How to Blog Part 8: Publish Your Next Post

The art of blogging is closely related to the art of writing.

There are many forms, formats, and types of writing. Blog writing is no different.

A well-formed blog post can have many forms, from a few words and a reference link to a fully-formed essay.

One of the first things you need to know about writing for the web, and blogging specifically, is that now is not the time to be cute. Clever, yes, but cute not.

Don’t waste the visitor’s time with clever titles that have nothing to do with what the post is about.

Tantalizing images and photography don’t contribute or reflect the purpose of the content. They may actually interfere with the visitor’s experience and expectations.

Make your publishing decisions carefully and judiciously to benefit the visitor and reader.

Sift your content through your site’s goals to stay on topic and focused.

Here are some things you need to know about the format of a well-formed blog post.

  • Write a post title that describes what the article is about.
  • Include properly formed links as words, not link dumps (the whole link in the post content like http://lorelle.wordpress.com/2006/04/10/what-do-you-do-when-someone-steals-your-content/) as they are ugly and hard to read.
  • If you reference a post post, link to it.
  • Write short paragraphs, usually one point per paragraph.
  • Use emoticons (smilies) rarely and carefully. ;-)
  • Use bold for emphasis rarely and carefully.
  • Use italics for book, magazine, and movie titles – and air quotes (don’t use “quote marks” for air quotes as those are for dialog).
  • Never combine bold and italic. All caps is screaming. Bold and italic are hysterical screaming. Mix in bold, italic, and all caps and we call the police.
  • When adding photographs and images, choose to place them to the right, left, or center so the text will wrap around them.
  • If the article is long, separate it with headings such as <h1>, <h2>, <h3>, and <h4>, ranging from largest to smallest in size, like subtitles and section titles in a report. Doesn’t make sense? In WordPress, choose heading formats from the second line of the toolbar (click Kitchen Sink, the furthest right button).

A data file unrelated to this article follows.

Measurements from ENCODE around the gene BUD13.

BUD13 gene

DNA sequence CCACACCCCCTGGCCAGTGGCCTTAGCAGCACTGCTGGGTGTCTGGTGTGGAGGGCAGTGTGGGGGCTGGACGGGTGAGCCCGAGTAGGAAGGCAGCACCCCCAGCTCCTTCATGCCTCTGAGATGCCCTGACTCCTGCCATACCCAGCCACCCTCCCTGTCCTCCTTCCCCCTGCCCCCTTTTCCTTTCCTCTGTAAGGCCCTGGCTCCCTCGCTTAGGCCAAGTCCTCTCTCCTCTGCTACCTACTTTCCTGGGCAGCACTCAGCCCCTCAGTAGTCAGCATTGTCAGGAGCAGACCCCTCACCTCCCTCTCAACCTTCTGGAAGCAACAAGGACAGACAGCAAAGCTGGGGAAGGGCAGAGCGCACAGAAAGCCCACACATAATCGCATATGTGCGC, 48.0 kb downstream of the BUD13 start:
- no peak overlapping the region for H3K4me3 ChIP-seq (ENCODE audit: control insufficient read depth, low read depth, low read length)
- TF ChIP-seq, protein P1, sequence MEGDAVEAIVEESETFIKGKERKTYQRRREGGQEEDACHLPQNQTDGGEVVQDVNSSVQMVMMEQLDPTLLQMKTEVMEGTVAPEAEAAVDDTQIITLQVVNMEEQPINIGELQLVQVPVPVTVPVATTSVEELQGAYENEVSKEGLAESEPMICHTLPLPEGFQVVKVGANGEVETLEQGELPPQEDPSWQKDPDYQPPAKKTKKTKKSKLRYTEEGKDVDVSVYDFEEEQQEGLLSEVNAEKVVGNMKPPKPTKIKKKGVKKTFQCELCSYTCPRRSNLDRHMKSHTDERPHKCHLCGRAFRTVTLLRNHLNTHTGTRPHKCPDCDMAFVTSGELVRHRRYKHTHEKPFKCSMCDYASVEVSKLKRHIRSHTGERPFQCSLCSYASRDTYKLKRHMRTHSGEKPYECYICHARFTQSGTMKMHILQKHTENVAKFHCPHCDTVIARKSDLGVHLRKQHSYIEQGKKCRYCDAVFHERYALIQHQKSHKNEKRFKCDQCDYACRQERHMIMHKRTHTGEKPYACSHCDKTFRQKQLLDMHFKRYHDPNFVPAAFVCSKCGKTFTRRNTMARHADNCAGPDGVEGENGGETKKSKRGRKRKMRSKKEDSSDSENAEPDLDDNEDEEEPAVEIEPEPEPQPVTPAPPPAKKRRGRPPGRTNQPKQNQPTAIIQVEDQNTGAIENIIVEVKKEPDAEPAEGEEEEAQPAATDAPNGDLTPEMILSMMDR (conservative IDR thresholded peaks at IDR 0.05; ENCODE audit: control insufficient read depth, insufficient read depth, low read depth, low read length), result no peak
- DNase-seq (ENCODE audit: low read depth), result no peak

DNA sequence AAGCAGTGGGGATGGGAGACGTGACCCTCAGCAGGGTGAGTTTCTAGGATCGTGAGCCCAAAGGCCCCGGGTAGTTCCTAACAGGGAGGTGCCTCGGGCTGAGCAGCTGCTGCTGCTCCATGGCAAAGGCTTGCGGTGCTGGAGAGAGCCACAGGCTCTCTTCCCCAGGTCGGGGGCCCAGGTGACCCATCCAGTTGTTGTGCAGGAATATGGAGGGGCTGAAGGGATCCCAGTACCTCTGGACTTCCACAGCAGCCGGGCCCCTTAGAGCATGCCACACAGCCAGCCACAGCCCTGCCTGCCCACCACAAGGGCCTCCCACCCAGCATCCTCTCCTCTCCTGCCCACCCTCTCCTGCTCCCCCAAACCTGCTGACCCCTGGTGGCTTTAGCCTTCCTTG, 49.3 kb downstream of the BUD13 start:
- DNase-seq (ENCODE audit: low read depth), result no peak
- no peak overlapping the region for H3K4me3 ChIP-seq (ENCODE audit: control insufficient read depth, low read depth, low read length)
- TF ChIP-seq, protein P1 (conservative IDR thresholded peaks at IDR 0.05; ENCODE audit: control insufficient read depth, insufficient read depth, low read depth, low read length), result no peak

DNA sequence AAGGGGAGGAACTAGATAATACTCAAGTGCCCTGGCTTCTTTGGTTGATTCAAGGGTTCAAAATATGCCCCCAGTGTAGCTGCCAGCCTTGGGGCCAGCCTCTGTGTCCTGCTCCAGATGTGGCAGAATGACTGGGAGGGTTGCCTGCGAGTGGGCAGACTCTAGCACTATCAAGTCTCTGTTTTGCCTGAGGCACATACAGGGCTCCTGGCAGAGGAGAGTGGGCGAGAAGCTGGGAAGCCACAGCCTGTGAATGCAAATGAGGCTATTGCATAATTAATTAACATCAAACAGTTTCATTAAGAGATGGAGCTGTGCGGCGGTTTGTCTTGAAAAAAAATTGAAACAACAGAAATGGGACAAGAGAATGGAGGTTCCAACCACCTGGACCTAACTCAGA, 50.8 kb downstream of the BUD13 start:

• Spell check and check punctuation. The grammar police are always lurking ready to strike.
  • Choose one or more appropriate categories for the post.
  • Add tags with words people would search for to find this post.

Lastly, let your writing reflect your personality, the you that you wish to share with the world.

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3 comments on “How to Blog Part 8: Publish Your Next Post”

  1. [...] How to Blog Part 8: Publish Your Next Post [...]

  2. “Don’t waste the visitor’s time with clever titles that have nothing to do with what the post is about.”

    Does it mean you only expect clear title, not creative ones? Fancy or ‘clever’ titles can be intriguing sometimes. If I look at it from the perspective of a site’s purpose, I would expect a funny writer or a poet or a creative writer to be a bit more abstract, in their poem or prose. Some communities have an inner circle, and they would use ‘clever’ title and it would be understood as an in-jokes, not to others. This approach means that the cleverness is an art form, it’s on purpose, and it has an target audience.

    I do agree with you that an information based site should keep the title clear.

    Today I was struggling with my post title. I first used: Did I wander lonely as a cloud? or The journey of a wandering cloud, or From a wandering cloud to the west. In the end, I kept it to Seeing the World Through my Names. My decision was based on your no-clever-title ‘doctrine’. My new title was clear-cut, a bit boring, but new visitors will feel comfortable.

    What is your view of this?

    • Creative titles can be fun, but if they work against you, misleading visitors, or not attracting the right audience, such titles are ineffective for everyone.

      I actually find the choice you made in the title more powerful and poetic than the early ideas.

      Sometimes we put too much thought behind what we are doing. It’s a simple title, yet it means so much. You’re on the right track. You are putting the title decision in the perspective of the reader rather than just for cuteness.


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